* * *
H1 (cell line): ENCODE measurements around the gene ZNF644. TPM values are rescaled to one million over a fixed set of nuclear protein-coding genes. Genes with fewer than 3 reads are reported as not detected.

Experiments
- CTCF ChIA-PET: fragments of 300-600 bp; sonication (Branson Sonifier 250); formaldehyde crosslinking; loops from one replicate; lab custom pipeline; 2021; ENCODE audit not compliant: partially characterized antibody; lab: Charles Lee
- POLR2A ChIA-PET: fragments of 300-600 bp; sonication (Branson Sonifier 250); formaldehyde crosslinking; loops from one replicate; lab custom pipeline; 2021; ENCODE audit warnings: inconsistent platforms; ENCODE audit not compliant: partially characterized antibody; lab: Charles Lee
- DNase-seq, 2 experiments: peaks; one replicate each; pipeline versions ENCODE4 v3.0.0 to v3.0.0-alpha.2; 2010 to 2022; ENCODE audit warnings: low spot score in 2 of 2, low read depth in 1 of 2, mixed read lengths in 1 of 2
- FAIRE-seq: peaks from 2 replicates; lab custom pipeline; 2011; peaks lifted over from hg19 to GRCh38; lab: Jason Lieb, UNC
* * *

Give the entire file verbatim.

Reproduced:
H1 (cell line): ENCODE measurements around the gene ZNF644. TPM values are rescaled to one million over a fixed set of nuclear protein-coding genes. Genes with fewer than 3 reads are reported as not detected.

Experiments
- CTCF ChIA-PET: fragments of 300-600 bp; sonication (Branson Sonifier 250); formaldehyde crosslinking; loops from one replicate; lab custom pipeline; 2021; ENCODE audit not compliant: partially characterized antibody; lab: Charles Lee
- POLR2A ChIA-PET: fragments of 300-600 bp; sonication (Branson Sonifier 250); formaldehyde crosslinking; loops from one replicate; lab custom pipeline; 2021; ENCODE audit warnings: inconsistent platforms; ENCODE audit not compliant: partially characterized antibody; lab: Charles Lee
- DNase-seq, 2 experiments: peaks; one replicate each; pipeline versions ENCODE4 v3.0.0 to v3.0.0-alpha.2; 2010 to 2022; ENCODE audit warnings: low spot score in 2 of 2, low read depth in 1 of 2, mixed read lengths in 1 of 2
- FAIRE-seq: peaks from 2 replicates; lab custom pipeline; 2011; peaks lifted over from hg19 to GRCh38; lab: Jason Lieb, UNC